My Favourite Wild-Life Movie
When I was a small boy, in the early 1960s, I lived in Pune on Tilak Road near Madiwale Colony in Sadashiv Peth. Pune was a lovely place and life was good. It was easy to be happy for our threshold of happiness was so low that it simple things filled us with joy – like a morning run up Parvati Hill, a stroll in Talyatla Ganpati Saras Baug Garden, enjoying the frolics of animals in the Peshwe Park Zoo, a ride in the toy-train Phulrani , unrestrained playing with carefree abandon on the swings, see-saws and slides in adjoining park, a yummy bhel made by the hugely bearded Kalpana Bhelwala, a cream-roll or doughnut at Ashok Bakery, Patties, Nankatai and Khari at Hindustan Bakery, Ice Cream at Bua, Kaware and Ganu Shinde – so many things to do – and once in a while, we would bicycle down Camp to partake the inimitable non-veg samosas and tea at Naaz, Chinese at Kamling, Paan at George and enjoy a Hollywood Movie and Ice Cream Soda at West End.
Oh yes, West End – I vividly remember seeing my first ever movie sitting on those inimitable easy chairs and sipping deliciously fizzy ice cream soda in the interval at West End’s famous soda fountain. The name of the movie was HATARI and till today Hatari remains my all time favourite Wild Life Adventure Film.
A man’s first love always has an enduring place in his heart; likewise a man’s first movie remains etched in his memories forever. So when I chanced upon a DVD of Hatari, I immediately brought it home and relived fond memories of my first movie experience, albeit with an improvised home-made ice cream soda.
HATARI is sheer fun – a clean entertaining film which can be enjoyed by people of all ages, from kids to grandparents. It is a spectacular adventure story, fast paced, exciting, thrilling, beautifully filmed on locations with real wildlife amidst exceptionally picturesque scenery, featuring hunting scenes which are simply astonishing. One you start watching Hatari, you are so engrossed that you remain glued to the screen from start to finish.
Hatari, in Swahili, means Danger, and true to its name the movie keeps you enthralled with a sense of mesmerizing danger as you watch the amazing hunting scenes featuring speeding jeeps, stampeding animals and the rugged African terrain. Everything looks real, authentic – real animals, giraffes, leopards, elephants, and many others, in their natural glory and natural surroundings, like you've never seen them before.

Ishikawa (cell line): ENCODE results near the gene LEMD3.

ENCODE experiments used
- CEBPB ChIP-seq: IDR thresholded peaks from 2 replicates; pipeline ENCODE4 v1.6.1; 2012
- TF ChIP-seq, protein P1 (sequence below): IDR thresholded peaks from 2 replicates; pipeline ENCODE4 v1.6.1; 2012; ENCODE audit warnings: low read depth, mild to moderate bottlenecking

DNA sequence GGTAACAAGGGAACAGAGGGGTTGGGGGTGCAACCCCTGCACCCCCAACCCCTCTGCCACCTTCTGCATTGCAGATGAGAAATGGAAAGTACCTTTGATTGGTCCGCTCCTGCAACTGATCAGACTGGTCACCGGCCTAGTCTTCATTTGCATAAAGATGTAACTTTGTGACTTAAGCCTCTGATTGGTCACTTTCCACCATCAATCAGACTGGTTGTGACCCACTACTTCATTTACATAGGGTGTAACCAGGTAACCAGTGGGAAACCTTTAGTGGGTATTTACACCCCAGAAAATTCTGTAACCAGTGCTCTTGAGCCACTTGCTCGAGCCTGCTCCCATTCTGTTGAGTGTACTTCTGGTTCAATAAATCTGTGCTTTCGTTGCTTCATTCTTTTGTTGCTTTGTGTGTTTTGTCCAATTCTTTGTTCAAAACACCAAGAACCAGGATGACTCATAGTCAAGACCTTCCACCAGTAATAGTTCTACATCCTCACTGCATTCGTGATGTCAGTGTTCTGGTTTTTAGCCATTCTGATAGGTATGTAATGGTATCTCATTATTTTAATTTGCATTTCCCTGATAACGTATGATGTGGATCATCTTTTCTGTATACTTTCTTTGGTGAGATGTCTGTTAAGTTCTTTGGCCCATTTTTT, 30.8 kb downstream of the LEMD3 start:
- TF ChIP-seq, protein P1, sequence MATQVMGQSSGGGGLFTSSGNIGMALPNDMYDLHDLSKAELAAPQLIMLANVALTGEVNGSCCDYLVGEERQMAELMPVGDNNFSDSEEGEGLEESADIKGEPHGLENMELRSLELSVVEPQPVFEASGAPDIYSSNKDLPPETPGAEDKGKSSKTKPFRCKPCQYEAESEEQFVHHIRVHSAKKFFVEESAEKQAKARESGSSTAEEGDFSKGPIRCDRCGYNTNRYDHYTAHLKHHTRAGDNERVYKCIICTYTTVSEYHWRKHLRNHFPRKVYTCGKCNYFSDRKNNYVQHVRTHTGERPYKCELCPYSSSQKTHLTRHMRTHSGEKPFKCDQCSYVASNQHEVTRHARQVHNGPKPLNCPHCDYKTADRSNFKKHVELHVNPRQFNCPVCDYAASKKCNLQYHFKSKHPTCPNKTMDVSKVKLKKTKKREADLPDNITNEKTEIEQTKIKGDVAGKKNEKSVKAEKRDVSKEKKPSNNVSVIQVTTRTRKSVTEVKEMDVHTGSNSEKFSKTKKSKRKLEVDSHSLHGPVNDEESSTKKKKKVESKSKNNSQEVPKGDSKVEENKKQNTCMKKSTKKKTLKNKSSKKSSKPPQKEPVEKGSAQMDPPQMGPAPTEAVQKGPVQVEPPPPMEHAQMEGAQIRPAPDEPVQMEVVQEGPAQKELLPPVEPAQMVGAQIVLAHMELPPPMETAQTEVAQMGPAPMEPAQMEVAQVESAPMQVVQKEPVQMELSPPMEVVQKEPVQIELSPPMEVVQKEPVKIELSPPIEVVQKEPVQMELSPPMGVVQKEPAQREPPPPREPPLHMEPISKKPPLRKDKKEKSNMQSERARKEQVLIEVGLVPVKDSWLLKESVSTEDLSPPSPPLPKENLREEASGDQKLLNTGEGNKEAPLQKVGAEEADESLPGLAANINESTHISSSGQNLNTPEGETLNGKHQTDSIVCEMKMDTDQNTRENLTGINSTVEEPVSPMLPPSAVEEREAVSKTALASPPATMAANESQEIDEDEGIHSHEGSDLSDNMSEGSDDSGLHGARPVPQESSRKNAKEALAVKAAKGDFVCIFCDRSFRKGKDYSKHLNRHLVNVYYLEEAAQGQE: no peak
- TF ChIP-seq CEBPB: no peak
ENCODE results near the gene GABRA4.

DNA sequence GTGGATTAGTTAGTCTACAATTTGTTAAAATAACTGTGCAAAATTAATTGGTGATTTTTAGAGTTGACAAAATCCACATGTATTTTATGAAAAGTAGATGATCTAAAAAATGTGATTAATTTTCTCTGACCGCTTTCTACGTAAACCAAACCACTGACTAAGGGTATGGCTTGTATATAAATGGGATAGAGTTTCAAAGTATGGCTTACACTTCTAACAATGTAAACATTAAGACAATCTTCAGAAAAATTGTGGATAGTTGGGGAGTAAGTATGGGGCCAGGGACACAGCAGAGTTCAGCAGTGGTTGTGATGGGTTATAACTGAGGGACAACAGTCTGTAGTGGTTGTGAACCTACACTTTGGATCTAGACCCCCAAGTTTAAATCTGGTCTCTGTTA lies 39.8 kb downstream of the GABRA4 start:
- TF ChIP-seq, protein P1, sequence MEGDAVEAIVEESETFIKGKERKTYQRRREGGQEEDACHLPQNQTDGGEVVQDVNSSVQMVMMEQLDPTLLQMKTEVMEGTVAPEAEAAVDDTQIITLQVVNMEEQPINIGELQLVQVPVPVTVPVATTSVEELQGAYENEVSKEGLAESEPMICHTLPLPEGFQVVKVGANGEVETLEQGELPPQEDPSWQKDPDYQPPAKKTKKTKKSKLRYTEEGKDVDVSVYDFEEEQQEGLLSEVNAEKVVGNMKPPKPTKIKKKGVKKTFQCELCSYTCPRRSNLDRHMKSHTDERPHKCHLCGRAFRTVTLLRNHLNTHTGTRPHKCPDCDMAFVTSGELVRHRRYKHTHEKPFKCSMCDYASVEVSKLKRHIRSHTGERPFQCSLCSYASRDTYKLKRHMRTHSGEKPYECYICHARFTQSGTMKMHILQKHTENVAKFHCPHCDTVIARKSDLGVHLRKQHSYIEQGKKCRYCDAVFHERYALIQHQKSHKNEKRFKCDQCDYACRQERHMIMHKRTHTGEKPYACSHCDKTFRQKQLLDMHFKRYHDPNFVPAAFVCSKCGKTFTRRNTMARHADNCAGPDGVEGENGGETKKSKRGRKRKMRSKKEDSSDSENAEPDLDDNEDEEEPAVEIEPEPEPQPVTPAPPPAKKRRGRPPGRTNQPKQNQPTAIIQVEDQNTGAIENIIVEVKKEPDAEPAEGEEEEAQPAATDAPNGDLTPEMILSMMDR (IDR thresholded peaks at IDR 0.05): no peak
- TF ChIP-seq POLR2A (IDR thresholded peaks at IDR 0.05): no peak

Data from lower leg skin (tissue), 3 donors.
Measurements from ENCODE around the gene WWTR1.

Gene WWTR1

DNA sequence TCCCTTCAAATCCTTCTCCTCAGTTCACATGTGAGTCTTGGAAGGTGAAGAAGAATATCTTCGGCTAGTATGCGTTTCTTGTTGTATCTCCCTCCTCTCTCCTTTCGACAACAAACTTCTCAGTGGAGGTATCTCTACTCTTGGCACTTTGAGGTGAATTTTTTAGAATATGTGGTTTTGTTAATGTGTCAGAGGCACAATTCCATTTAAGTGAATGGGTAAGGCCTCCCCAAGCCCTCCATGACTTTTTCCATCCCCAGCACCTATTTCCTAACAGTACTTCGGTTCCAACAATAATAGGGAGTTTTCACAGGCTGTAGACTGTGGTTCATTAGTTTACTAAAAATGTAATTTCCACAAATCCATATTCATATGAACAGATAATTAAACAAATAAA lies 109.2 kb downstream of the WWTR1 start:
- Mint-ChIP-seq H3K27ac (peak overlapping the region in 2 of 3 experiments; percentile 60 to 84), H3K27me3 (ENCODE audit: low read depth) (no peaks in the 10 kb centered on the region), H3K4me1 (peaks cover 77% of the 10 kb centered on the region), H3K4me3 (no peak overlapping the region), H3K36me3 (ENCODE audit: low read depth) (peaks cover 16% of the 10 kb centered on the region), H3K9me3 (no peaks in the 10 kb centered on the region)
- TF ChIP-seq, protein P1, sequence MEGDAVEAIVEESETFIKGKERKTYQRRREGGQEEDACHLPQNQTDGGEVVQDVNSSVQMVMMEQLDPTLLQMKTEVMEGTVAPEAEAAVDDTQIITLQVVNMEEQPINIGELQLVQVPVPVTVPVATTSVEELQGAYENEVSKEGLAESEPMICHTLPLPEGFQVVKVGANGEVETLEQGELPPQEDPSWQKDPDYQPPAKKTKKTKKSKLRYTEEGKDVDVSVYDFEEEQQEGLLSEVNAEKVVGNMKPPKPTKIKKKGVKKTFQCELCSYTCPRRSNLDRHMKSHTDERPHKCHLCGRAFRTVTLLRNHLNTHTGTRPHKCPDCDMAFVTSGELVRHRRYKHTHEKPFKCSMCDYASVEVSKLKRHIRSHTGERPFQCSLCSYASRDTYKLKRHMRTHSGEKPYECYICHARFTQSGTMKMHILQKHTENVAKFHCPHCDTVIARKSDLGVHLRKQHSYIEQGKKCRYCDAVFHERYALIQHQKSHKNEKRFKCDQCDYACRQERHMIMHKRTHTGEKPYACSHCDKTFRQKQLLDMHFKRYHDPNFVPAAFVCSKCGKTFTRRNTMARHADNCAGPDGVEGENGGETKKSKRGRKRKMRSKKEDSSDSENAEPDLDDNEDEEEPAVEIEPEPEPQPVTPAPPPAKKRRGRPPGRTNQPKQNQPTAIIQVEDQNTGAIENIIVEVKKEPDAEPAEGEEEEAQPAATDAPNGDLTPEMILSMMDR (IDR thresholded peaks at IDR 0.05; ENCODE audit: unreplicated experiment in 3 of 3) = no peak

Hatari is a simple story of a group of hunters in Africa, led by the inimitable John Wayne, who capture wild animals for zoos. The movie begins with a fantastic scene showing JohnWayne and his team driving speeding jeeps and trucks across the empty, dusty plains, herding dozens of rhinos, trying to lasso one of the most difficult wild animals to catch. It is sheer spine-tingling thrilling entertainment.
Hatari has those rare, pleasant, naturally authentic settings, clear easy-on-the-eye photography, happenings and action which we do not see now-a-days in modern adventure films which often overtax the viewer by too many special effects.
Hatari’s simple plot, the camaraderie, the light romance, the subtle comedy, the delightful music [especially the foot tapping number "Baby Elephant Walk"], the visually enthralling scenery, and the fascinating animals make this film a thoroughly enjoyable viewing experience.
Hatari is a fun movie, pure entertainment, a visual treat with beautiful eye catching landscape, and plenty of thrilling action – the ideal feel-good movie for you to enjoy with your entire family.
Copyright © Vikram Karve 2009
Vikram Karve has asserted his right under the Copyright, Designs and Patents Act 1988 to be identified as the author of this work.